It shouldn't be that hard. So, Matt, a band makes a record. Then there's this whole other part of the quote-unquote "work" that has to happen. Talk to us a little bit about that part of the work. Talk to us a little bit about relationships that you have to build with different radio platforms or radio stations or writers and stuff. How has that worked for you guys? You seem to enjoy that or have a natural ability for it, that's going to be a real asset for the band. But talk to us about the other kind of chapter two of a band. Chapter one: make some songs that are meaningful and going to connect with people. Chapter two: get out there and try to tell the story. Tell us about Lo Moon's part of that process.
I mean, we were a little bit behind the curtain when we started making this record. We decided that we were going to take our time to figure each other out as musicians. We made something that we were proud of, and instead of forcing it out, we decided that we were going to put out a song like "Loveless," which is six minutes, and let live in the universe for probably around like six months before we put out "This Is It." We then had to go out and start playing it and start playing a bunch of songs that nobody's ever heard of and opening up for some great bands. For me, when we get an opportunity, I take it to the guys after I've thought about it and I say, "I think we have to get in front of as many people as possible because of the type of music we're making." We kind of stuck to that plan over the last year and just went out and did it. It feels really amazing now because we're at the point where more and more people are coming and learning about the band. I like the groundwork. I like digging in and grabbing the lunchbox and going to work, because that's what makes great bands. That's what builds longevity and the relationship between the listeners and the fans.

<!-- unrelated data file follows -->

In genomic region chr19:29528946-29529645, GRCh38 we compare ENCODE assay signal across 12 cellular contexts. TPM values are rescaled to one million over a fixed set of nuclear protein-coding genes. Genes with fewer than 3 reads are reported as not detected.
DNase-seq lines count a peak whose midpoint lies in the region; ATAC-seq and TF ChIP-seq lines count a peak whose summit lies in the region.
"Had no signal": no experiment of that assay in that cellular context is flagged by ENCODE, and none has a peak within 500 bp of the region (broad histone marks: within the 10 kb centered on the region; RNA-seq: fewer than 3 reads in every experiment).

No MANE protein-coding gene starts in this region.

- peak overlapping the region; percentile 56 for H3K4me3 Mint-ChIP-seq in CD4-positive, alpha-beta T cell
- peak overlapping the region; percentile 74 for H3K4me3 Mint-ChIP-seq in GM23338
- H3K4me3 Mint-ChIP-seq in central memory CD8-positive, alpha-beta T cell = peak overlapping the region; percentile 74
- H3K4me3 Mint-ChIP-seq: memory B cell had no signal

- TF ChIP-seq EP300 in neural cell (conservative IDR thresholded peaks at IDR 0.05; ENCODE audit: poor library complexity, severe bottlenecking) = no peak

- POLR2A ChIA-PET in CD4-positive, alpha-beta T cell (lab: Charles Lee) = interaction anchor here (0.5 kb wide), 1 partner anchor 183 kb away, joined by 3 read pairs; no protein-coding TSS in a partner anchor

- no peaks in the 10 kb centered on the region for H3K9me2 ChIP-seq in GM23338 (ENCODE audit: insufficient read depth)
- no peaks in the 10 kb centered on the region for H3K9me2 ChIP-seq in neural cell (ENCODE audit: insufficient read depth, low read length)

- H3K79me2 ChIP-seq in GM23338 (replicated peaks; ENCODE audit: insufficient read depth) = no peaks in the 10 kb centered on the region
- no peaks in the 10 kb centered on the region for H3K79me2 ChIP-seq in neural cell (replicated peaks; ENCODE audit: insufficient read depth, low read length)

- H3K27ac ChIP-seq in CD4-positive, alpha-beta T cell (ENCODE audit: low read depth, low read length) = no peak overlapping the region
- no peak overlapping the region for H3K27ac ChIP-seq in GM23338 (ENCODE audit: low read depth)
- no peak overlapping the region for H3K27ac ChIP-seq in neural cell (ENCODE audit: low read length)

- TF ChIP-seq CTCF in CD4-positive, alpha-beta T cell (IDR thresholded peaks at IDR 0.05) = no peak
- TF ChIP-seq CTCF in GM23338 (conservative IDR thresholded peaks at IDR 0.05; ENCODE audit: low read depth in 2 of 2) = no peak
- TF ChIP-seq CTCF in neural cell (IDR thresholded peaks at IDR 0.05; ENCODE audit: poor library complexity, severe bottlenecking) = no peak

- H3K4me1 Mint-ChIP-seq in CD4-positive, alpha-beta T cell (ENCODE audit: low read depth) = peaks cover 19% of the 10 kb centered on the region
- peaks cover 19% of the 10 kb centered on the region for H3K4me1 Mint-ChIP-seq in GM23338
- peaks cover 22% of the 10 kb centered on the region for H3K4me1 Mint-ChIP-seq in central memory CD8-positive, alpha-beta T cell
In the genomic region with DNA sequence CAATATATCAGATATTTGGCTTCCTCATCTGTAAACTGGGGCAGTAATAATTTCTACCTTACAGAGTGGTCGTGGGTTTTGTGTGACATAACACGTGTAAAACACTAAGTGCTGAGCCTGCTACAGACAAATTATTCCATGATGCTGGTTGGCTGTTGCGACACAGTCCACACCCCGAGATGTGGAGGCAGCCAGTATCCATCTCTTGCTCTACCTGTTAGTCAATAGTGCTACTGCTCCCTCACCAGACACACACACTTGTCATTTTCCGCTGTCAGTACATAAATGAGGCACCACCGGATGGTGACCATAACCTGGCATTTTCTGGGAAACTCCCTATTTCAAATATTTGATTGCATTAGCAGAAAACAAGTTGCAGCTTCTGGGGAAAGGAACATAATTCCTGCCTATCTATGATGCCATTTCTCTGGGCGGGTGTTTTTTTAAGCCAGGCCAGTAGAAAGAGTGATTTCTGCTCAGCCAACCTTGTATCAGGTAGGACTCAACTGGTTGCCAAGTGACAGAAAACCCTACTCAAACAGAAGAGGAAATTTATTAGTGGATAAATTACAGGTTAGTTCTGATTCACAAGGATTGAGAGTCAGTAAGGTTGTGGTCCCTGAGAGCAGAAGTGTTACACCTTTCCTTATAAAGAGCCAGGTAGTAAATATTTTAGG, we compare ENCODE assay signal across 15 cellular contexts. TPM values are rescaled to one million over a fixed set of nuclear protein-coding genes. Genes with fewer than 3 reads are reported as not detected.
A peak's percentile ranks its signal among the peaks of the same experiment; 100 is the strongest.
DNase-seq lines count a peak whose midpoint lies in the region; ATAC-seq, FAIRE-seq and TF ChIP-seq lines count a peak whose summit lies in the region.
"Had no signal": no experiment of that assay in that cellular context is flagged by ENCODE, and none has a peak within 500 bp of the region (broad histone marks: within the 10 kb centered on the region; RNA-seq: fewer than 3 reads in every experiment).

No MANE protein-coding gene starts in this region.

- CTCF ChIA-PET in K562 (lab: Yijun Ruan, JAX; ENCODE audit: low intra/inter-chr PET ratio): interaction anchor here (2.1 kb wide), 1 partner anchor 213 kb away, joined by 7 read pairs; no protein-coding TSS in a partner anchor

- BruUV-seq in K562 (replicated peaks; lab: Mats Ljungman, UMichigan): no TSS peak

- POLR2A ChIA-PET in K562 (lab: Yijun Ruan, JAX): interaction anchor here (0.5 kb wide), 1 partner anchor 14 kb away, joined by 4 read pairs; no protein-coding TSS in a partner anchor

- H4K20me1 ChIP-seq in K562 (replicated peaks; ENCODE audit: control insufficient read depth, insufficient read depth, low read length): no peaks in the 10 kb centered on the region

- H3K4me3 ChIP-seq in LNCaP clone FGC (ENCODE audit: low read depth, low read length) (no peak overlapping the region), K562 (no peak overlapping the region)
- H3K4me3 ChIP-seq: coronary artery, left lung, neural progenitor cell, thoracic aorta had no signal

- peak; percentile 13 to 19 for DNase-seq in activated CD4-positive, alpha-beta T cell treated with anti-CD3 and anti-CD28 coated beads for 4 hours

There's also people at radio that have heard one song and don't understand what the band is about. And so we have to go out and play and make them understand what we're trying to do, the sound of the band, the message, and everything we stand for. And I think the best way to do that is just getting in front of people and so we kind of stuck to that plan. We put "Loveless" out, and grabbed lunch pail and go to work and see what happens. And I think it's been working for us, for the most part. I feel really good about that and it feels good to be in a band that is willing to do the work. It's really hard. You always talk about it with other musicians. It's really hard to get the music out there. So we just kind of stuck to that plan.